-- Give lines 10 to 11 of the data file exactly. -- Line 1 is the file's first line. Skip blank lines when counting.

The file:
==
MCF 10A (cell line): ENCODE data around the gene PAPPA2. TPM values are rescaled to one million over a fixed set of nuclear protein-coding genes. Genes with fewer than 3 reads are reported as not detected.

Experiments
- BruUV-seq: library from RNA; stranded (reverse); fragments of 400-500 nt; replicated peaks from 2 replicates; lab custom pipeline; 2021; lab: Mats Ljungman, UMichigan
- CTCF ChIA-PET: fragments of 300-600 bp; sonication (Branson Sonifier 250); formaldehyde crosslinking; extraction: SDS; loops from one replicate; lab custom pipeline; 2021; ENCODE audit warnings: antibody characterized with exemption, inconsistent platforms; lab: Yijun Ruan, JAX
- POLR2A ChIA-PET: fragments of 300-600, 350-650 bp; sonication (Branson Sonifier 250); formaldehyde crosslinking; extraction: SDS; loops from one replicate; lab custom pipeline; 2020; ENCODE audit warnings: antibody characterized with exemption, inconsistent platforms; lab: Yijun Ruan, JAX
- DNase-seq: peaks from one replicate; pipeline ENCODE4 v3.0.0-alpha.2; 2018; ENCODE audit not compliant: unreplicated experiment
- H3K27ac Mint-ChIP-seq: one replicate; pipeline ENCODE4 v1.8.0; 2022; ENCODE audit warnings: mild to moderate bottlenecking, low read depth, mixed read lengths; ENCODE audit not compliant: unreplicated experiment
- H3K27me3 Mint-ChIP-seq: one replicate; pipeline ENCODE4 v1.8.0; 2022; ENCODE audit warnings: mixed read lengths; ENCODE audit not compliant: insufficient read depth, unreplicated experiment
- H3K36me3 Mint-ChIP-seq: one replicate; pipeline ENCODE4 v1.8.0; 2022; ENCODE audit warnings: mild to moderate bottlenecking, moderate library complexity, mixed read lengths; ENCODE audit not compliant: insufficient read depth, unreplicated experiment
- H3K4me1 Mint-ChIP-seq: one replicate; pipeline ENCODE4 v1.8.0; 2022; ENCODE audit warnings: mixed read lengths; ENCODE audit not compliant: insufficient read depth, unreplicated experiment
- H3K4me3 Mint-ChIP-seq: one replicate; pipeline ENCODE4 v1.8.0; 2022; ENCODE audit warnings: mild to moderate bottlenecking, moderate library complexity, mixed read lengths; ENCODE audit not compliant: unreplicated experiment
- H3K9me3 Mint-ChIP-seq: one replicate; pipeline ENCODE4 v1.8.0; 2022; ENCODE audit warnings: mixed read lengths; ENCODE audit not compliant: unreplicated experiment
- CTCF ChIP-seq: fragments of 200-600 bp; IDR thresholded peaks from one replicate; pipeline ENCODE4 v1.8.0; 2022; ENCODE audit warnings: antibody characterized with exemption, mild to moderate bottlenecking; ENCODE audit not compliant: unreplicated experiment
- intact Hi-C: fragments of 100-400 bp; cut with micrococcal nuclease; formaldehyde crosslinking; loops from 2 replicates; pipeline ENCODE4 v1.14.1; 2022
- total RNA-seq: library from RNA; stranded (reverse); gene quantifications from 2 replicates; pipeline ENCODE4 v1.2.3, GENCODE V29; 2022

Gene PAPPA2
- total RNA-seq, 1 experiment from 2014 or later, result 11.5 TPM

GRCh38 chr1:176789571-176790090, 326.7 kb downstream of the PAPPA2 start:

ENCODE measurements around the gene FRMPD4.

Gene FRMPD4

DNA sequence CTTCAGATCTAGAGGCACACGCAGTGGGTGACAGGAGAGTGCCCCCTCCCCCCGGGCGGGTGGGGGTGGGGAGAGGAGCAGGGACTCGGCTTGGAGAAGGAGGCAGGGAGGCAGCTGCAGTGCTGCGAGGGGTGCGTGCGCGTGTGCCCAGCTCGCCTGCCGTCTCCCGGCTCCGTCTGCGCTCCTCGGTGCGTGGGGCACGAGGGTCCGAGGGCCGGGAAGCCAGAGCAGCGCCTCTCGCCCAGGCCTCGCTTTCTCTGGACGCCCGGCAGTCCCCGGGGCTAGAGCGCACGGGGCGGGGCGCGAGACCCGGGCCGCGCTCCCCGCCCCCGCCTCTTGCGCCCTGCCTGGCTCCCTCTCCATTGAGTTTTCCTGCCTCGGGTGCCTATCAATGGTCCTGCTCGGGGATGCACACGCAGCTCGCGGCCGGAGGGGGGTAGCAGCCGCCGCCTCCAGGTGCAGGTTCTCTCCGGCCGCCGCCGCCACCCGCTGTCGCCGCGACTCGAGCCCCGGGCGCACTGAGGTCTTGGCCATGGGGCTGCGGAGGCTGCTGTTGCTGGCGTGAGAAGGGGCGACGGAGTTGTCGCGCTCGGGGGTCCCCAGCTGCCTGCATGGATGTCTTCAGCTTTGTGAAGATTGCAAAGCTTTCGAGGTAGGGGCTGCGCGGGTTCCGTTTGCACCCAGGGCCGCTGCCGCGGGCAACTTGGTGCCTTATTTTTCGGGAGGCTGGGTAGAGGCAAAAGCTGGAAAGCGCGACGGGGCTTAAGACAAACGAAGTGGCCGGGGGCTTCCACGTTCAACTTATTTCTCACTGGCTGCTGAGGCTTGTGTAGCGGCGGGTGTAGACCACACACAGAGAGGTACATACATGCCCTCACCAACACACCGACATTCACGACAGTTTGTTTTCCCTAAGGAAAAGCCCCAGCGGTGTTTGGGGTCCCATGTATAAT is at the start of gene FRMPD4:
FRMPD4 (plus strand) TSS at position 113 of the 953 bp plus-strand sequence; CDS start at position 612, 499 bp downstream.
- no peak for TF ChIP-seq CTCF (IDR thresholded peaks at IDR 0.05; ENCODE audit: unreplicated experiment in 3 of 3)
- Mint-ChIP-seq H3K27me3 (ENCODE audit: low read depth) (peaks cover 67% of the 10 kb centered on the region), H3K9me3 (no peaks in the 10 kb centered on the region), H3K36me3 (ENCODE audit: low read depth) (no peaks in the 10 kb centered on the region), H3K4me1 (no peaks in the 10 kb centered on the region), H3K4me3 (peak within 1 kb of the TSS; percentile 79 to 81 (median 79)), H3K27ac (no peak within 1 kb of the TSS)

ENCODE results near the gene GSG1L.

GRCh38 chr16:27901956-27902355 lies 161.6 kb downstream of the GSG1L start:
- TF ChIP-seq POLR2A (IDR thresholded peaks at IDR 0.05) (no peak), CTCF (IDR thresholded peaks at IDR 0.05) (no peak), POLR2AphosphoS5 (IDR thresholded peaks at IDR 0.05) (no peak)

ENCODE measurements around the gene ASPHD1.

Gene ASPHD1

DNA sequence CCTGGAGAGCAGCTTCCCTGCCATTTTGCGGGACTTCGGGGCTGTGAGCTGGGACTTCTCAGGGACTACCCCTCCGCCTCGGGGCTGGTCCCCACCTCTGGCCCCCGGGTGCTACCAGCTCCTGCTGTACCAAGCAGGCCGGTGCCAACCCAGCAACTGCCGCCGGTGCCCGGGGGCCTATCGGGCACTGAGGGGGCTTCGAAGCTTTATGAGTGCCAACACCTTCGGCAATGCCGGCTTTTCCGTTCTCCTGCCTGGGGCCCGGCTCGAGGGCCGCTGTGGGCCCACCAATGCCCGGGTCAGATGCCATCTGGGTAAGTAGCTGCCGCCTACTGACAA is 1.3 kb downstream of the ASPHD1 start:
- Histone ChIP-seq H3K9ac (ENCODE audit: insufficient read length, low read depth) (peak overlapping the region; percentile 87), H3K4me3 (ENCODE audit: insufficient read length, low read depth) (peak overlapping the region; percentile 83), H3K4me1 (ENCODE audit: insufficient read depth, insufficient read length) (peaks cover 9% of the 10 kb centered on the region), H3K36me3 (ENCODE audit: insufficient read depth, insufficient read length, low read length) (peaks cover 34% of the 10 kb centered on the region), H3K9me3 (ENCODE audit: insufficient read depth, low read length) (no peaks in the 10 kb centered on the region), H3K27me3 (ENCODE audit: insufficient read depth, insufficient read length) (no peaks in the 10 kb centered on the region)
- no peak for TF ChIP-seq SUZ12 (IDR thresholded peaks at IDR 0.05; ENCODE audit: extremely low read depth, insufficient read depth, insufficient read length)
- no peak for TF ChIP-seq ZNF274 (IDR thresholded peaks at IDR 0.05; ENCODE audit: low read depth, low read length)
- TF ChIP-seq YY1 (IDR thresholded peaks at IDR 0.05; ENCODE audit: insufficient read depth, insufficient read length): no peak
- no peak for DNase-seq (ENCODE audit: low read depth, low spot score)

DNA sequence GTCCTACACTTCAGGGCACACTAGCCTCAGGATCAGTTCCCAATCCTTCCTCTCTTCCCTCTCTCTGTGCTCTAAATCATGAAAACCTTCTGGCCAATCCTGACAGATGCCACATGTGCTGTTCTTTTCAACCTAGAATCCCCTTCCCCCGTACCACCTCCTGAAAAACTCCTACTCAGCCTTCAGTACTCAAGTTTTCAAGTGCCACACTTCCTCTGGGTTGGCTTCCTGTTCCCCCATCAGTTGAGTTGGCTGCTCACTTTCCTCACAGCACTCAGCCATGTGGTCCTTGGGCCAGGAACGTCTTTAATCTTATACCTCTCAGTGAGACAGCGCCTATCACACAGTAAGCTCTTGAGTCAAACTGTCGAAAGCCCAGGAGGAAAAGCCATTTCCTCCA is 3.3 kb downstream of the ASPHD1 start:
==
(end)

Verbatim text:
- H3K4me1 Mint-ChIP-seq: one replicate; pipeline ENCODE4 v1.8.0; 2022; ENCODE audit warnings: mixed read lengths; ENCODE audit not compliant: insufficient read depth, unreplicated experiment
- H3K4me3 Mint-ChIP-seq: one replicate; pipeline ENCODE4 v1.8.0; 2022; ENCODE audit warnings: mild to moderate bottlenecking, moderate library complexity, mixed read lengths; ENCODE audit not compliant: unreplicated experiment